For those who may wonder when Alice got to be such a bitch, the answer is: She always was one, albeit in different ways that reflected the times of her various incarnations.
Alice entered her JonBenét Ramsey stage in 1985—of course, on American television. In this small-screen movie, directed by Harry Harris, Alice is a walking American Girl doll, played by Natalie Gregory, and she's so young that the script has her state her age, 7 and a half, though that feels like a stretch. Here, she transforms into that classic, distinctly American child who is alternately cute and bratty and, ultimately, supremely annoying. She makes snide comments and rolls her eyes at the Caterpillar—played by Sammy Davis Jr., who is stuffed into something resembling a bright blue sleeping bag—right before Sammy, in a sputter of low-grade fireworks, transforms into a tap-dancing cowboy. (Or colonial jester? It's hard to tell from the hat.) He grabs Alice, now dressed in lederhosen, by the arm, and the two get it on, on the dance floor. For those who prefer watching Alice movies with the assistance of hallucinogens, with this one—in which the Cheshire Cat says, "Meow, baby!"—there is no need. In terms of absurdity, it ranks right up there with Czech filmmaker Jan Svankmajer's surrealist Alice, though for totally different reasons.
Angsty Alice made her debut in 1999 in the Hallmark made-for-TV movie starring Whoopi Goldberg as the Cheshire Cat, Ben Kingsley as the Caterpillar, and Martin Short as a predictably outrageous Mad Hatter. This preteen Alice (Tina Majorino) has clearly been listening to too much Liz Phair. Drenched in self-doubt and self-loathing, she can't bring herself to sing at a recital, and thus does what any stage-frightened girl who doesn't want to disappoint her parents (who, it's implied, have their own issues) would do: fall head-first down a rabbit hole. The entire premise of the film is based on Alice's fear, which is writ large on Majorino's perpetually furrowed brow and beseeching eyes. Like Carroll's Alice, she's a nerd who likes books, but unlike her predecessor, she's as freaked out by her surroundings as by herself—when she grows into a giant, her look of total disgust seems to go beyond her new proportions.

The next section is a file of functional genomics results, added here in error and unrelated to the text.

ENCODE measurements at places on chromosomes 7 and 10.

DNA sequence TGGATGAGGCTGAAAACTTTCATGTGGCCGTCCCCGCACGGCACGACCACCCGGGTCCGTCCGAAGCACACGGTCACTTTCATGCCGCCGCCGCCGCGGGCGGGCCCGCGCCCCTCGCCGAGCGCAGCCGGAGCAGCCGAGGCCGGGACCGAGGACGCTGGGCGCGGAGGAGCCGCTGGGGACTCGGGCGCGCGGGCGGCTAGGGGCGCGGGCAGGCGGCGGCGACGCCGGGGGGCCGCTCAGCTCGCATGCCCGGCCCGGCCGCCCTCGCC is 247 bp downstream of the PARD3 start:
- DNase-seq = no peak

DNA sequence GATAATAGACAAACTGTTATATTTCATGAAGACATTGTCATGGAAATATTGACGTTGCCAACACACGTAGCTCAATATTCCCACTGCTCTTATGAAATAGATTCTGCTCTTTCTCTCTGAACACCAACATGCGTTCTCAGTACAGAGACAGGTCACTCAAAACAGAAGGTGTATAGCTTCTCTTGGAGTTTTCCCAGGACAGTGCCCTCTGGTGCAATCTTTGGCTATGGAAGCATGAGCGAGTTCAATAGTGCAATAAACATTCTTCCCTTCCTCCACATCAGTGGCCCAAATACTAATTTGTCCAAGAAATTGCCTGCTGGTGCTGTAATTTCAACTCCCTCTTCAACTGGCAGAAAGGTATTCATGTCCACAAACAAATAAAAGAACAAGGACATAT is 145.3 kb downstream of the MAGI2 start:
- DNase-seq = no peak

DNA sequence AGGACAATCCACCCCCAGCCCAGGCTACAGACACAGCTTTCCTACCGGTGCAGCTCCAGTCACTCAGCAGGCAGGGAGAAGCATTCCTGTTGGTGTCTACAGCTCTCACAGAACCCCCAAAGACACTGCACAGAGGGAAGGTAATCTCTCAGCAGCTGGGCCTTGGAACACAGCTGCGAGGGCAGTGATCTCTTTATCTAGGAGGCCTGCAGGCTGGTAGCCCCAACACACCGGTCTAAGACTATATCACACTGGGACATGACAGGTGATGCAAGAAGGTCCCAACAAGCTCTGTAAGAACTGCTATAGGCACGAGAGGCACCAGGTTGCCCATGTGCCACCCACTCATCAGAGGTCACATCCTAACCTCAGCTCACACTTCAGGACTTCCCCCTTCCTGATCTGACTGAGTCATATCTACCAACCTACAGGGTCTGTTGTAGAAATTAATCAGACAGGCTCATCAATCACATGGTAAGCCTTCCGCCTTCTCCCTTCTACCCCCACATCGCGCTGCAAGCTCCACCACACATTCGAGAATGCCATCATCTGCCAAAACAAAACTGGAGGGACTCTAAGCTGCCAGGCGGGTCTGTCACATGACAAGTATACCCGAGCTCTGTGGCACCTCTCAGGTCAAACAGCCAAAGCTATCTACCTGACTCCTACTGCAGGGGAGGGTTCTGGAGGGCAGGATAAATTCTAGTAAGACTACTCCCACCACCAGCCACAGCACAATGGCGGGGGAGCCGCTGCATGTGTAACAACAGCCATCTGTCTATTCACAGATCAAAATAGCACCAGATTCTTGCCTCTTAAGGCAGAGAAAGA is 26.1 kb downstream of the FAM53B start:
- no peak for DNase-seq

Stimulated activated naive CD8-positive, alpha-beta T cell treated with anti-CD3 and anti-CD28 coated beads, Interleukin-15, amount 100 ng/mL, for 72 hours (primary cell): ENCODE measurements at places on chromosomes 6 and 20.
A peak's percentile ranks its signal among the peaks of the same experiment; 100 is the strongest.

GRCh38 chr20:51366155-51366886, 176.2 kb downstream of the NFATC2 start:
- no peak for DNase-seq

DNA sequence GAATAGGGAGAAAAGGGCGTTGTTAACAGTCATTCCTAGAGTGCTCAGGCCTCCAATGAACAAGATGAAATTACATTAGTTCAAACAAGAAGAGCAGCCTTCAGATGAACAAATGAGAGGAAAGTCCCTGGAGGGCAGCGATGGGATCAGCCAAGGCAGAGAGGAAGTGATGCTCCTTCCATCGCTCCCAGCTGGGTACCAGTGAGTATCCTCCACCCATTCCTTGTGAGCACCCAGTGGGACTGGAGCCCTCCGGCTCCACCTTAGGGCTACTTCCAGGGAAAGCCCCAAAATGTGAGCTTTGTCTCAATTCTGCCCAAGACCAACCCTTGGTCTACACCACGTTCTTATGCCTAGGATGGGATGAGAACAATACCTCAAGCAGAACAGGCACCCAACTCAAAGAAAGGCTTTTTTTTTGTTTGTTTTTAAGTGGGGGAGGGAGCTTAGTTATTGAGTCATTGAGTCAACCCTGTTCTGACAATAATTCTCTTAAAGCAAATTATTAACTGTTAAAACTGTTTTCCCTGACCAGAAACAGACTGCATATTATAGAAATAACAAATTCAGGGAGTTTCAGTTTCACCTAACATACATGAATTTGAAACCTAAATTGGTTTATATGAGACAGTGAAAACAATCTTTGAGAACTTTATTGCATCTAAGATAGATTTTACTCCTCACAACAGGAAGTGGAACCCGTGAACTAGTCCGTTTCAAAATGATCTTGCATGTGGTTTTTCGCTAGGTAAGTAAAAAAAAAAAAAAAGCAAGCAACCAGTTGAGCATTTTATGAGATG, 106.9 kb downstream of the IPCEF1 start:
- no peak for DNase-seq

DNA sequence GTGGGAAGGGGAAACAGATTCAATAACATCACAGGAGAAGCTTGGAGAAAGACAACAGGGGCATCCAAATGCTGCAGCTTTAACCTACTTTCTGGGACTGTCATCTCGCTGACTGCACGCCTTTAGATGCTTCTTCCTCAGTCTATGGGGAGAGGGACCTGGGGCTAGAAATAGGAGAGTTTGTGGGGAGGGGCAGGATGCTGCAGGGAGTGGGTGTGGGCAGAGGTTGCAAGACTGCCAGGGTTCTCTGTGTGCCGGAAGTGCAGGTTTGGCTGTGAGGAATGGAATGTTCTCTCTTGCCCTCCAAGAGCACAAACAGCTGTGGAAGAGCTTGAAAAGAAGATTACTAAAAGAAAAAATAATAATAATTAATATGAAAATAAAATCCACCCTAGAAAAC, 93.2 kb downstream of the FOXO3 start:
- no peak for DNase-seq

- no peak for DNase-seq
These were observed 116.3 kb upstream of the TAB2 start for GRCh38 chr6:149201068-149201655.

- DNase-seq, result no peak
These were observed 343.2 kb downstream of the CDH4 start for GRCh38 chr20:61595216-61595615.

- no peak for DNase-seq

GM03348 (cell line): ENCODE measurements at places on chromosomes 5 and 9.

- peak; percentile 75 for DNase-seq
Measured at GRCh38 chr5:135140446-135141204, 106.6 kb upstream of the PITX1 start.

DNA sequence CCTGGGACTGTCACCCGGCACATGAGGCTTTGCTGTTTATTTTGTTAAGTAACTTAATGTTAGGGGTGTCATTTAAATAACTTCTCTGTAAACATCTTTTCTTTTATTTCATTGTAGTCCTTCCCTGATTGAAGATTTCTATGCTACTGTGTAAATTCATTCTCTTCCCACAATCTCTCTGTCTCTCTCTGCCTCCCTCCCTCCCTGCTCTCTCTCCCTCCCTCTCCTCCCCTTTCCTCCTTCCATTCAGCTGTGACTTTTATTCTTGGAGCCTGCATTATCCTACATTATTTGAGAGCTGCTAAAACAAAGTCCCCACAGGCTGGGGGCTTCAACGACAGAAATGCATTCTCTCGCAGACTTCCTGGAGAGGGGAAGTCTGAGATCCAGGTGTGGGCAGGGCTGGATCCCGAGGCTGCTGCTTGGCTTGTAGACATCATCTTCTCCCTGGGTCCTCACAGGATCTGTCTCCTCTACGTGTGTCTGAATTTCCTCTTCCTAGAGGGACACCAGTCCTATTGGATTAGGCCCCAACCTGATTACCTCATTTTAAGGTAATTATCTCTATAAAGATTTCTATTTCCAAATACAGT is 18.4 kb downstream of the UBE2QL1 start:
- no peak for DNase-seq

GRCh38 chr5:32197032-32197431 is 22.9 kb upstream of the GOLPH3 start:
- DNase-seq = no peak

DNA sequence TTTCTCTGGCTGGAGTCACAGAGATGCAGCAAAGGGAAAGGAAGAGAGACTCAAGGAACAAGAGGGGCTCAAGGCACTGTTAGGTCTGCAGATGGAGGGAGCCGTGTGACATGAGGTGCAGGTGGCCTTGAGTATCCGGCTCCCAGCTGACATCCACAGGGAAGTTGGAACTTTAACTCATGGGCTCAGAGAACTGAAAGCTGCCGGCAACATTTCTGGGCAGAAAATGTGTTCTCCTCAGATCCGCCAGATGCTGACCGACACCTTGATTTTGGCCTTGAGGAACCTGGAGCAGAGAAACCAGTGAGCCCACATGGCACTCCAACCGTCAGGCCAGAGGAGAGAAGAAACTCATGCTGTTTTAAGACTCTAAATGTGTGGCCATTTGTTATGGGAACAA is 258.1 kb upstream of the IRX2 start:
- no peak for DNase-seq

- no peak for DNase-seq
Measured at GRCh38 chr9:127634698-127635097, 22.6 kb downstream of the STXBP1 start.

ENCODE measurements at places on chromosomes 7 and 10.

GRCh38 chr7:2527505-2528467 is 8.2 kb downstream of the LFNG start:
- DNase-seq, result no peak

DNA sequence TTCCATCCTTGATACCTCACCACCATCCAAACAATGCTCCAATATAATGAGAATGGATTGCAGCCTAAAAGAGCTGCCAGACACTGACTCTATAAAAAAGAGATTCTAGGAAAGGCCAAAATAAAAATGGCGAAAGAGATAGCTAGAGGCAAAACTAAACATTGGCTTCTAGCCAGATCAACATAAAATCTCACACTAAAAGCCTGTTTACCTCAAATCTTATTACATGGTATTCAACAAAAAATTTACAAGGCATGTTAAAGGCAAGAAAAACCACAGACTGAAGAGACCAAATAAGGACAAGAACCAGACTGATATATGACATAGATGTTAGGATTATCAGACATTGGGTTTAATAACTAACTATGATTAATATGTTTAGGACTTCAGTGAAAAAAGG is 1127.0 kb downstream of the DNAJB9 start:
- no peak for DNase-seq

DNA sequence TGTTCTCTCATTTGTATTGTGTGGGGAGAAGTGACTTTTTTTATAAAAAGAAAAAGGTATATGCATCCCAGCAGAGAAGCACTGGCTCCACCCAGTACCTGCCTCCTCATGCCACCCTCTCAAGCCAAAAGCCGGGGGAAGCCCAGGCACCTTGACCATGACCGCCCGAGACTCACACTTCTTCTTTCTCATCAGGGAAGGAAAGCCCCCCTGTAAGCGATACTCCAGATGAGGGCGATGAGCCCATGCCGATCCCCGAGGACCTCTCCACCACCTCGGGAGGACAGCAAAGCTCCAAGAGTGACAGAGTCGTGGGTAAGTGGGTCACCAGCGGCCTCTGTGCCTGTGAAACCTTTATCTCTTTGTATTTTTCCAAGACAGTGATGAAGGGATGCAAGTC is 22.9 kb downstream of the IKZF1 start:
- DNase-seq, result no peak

This is nothing like the reaction of Burton's more mature invention (she's supposed to be 19), who, when she grows into a giant, looks completely indifferent. A bit annoyed, perhaps, by the inconvenience, but barely put off. A sibling to Kristen Stewart's Bella in the Twilight movies, Wasikowska's ghost-faced and waifish post-feminist Alice is an apathetic shrugger who's unthreatened to the point of not caring. Even when she's forced to slay a dragon, she's on autopilot, going through the motions. She has, however, gained back her insolence and pride. Not only does she stand up to the queen, she towers over her and affects a nonplussed, downward gaze: the bored insouciance of the naturally empowered. There is no fear, here—at least not of something as insignificant as a recital. (This Alice chases after the white rabbit to get out of having to say "yes" to a quasi-arranged marriage.)
Luckily for viewers, Depp's Hatter and Helena Bonham Carter's Queen of Hearts are much more lively and depraved specimens; they provide the film's most memorable scenes. If Disney plans a sequel, which it should, one only hopes they forgo the looking glass and instead throw another tea party. And this time, they needn't bother inviting Alice.
Nicole LaPorte is the senior West Coast correspondent for The Daily Beast. A former film reporter for Variety, she has also written for The New Yorker, the Los Angeles Times Magazine, The New York Times, The New York Observer, and W.